Colgan, a Gill resident and former Eagle Scout, wasn’t alone. No, he was returning home from an evening trip to a Bernardston creemee with his wife and granddaughter, both of whom also saw the beast; it was standing on the Gill side, panicked with the car approaching and ran across the bridge right at them before disappearing into thick streamside brush, fleeing downstream toward Scout Road and its intersection with Adams Road. The date was July 1. Blanchard’s sighting occurred a month later, on Aug. 5.

But hold on. This one gets better. Before I had even spoken to Colgan, I was on my way into The Recorder for my weekly Monday meeting and, at the reception desk, passed another old acquaintance, Charlie Olchowski of Trout Unlimited and beer-brewing fame. He stopped me to voice his concerns about potential cougar dangers in the local woods, wondering aloud if he was at risk hiking or biking through the wilds of Colrain with family, seemingly suggesting that maybe I ought to address the topic. Sorry, but I ain’t going there. I’d hate to stir up bloodlust for an elusive creature no one is likely to encounter. The fact is that even if you did cross paths with a cougar in the woods, it’s unlikely that an attack would occur. It’s far more likely that such a cat would try its best to avoid human contact. That said, I must admit that I feel more comfortable carrying a .38 revolver when patrolling the woods alone. Although I have never removed the weapon from my hip for protection, I do feel more secure packing it for solo walks through the woods with or without the dogs.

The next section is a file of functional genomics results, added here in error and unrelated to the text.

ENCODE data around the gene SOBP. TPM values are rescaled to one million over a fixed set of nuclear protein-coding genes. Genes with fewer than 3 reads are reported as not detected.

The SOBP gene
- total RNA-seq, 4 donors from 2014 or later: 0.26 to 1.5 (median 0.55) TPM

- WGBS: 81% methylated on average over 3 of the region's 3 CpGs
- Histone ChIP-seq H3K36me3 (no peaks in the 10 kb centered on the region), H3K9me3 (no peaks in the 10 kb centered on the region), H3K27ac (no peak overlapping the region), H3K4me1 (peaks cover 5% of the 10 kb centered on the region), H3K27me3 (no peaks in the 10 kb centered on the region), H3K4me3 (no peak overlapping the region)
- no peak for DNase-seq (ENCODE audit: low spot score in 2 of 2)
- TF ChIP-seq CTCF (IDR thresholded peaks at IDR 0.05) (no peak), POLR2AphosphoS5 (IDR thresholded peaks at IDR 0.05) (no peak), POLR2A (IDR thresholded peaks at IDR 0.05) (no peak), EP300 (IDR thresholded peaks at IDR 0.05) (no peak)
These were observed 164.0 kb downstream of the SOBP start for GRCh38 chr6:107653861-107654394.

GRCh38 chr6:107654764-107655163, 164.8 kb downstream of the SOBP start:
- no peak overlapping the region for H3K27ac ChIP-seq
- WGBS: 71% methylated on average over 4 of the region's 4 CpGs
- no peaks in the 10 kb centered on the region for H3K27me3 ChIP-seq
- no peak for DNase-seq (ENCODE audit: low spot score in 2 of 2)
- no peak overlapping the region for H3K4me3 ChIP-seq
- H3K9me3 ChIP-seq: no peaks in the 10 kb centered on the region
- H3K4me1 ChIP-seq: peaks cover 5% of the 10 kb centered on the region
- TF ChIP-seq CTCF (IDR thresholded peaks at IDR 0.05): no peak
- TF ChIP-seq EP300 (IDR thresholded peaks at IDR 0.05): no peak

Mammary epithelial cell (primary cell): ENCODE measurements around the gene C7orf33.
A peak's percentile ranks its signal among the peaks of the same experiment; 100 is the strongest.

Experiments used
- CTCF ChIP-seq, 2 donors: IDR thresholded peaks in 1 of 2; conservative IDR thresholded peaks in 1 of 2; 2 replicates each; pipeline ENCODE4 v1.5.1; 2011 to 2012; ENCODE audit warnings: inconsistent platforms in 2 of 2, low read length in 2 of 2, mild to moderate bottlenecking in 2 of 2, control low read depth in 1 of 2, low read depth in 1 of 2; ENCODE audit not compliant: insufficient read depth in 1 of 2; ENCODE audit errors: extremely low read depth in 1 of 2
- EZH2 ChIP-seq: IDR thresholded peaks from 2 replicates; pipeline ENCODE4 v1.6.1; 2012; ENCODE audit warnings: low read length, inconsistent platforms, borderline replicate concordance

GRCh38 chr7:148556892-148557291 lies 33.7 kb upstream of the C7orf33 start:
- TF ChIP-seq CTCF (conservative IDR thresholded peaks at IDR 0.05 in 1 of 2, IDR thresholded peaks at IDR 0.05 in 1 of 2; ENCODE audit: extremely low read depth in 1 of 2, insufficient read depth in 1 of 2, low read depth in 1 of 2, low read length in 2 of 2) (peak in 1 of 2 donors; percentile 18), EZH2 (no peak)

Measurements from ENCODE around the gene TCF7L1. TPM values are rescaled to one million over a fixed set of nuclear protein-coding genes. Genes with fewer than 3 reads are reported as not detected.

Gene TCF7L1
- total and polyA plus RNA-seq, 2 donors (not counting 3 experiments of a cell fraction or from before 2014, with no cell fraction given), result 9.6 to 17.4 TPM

Anyway, with Olchowski in the rear-view, I broke the newsroom threshold and hadn’t even sat down before veteran scribe Diane Broncaccio approached with obvious excitement in her voice. She had taken a call earlier that day from a Shelburne Falls woman with an interesting cougar yarn. It seems that the previous night, about 10 o’clock, Torie O’Dell was driving 19-year-old daughter Nicole home to Colrain on North River Road in East Charlemont, before the dump, when her headlights illuminated a big pair of unusual green eyes on the side of the road. Curious, the two women stopped and turned around to identify the source. Animal lovers, they feared something was injured. When they pulled into the turnaround where they had seen the eyes, sure enough, they still shone brightly low to the ground just inside the woods. Thinking perhaps someone’s pet was injured and in distress, Nicole told her mother not to shine the lights directly at the creature before going outside to investigate, uttering a soothing, “Here, kitty, kitty,” along the way. When she got to within what she estimated to be five or six feet, the animal swung slightly around to face her directly, still crouched, and she knew her little walk had been a bad idea.